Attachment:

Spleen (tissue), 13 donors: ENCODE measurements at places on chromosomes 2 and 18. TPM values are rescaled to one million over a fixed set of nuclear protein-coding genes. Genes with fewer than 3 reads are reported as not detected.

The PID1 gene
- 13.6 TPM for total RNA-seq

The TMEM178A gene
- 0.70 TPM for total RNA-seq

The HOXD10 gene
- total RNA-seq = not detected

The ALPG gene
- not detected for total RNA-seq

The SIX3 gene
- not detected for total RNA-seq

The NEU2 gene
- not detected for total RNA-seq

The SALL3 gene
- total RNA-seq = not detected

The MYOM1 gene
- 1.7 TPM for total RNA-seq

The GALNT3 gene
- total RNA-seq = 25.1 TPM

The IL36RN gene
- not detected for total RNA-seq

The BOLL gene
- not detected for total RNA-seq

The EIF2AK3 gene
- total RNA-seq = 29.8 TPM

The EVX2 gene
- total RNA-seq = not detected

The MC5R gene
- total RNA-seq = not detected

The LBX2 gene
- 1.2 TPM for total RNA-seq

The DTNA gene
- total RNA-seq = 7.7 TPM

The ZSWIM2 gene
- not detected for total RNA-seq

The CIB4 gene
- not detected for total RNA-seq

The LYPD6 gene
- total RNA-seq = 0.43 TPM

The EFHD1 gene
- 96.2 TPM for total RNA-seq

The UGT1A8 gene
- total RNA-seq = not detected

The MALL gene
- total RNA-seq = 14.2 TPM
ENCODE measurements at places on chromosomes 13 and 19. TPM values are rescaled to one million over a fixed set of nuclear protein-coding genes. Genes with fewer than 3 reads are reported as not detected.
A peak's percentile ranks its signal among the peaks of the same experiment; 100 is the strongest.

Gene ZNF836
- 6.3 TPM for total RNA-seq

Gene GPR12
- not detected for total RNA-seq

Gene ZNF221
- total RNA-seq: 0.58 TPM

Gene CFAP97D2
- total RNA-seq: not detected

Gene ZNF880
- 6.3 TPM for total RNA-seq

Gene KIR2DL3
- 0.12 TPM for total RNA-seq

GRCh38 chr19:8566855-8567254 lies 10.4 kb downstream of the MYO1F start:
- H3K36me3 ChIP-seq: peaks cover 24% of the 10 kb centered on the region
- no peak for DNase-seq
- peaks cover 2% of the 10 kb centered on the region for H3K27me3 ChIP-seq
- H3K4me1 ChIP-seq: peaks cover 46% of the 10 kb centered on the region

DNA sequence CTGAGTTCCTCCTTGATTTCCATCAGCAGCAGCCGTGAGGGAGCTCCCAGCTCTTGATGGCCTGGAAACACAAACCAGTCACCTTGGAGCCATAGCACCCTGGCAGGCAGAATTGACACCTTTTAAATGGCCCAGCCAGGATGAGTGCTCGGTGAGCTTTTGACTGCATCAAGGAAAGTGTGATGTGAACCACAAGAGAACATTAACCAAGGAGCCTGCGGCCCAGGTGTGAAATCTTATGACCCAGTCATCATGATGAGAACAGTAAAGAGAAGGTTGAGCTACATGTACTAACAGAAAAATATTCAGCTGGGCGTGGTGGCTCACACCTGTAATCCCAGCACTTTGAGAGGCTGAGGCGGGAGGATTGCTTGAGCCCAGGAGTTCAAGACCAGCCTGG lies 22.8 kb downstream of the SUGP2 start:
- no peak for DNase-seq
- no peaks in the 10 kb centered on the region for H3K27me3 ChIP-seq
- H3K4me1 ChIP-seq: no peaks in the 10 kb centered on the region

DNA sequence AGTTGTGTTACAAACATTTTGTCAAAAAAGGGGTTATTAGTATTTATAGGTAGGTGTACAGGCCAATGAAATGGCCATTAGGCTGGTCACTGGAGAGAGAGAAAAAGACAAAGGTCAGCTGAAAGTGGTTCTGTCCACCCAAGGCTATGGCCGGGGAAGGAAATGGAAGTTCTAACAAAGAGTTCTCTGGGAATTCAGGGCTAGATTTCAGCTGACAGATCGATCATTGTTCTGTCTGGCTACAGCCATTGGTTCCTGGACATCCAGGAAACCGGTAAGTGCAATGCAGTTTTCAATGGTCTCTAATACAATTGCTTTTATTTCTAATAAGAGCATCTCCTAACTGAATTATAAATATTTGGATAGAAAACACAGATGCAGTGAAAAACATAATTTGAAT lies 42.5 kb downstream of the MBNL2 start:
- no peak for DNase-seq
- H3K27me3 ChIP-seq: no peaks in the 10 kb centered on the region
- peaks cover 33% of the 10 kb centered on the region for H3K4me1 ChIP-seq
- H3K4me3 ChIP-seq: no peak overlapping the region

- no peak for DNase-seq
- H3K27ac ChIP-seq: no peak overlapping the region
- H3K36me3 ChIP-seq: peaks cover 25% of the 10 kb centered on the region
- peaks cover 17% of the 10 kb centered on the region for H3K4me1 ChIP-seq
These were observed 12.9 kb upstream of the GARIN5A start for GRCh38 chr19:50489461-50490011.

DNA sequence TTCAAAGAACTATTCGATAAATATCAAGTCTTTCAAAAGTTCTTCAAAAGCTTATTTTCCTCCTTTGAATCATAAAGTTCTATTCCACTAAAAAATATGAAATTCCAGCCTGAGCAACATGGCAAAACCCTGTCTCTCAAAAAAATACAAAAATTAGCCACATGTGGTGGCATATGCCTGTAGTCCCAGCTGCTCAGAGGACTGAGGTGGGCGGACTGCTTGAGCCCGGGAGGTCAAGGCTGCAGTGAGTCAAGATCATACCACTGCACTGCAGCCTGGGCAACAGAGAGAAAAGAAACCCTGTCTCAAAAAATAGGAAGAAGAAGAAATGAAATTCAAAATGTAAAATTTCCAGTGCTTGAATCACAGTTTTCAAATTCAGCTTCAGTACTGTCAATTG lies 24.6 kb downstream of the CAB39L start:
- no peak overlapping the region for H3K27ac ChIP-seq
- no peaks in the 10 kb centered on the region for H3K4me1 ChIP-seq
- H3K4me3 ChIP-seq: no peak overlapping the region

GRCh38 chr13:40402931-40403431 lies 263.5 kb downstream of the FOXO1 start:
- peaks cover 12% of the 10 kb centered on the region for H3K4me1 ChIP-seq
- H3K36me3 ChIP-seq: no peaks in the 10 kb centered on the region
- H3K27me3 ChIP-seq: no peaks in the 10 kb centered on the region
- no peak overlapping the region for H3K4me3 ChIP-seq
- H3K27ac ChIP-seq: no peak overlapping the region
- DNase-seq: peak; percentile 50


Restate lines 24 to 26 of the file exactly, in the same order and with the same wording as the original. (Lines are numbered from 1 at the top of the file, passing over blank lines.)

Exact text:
The EIF2AK3 gene
- total RNA-seq = 29.8 TPM

The EVX2 gene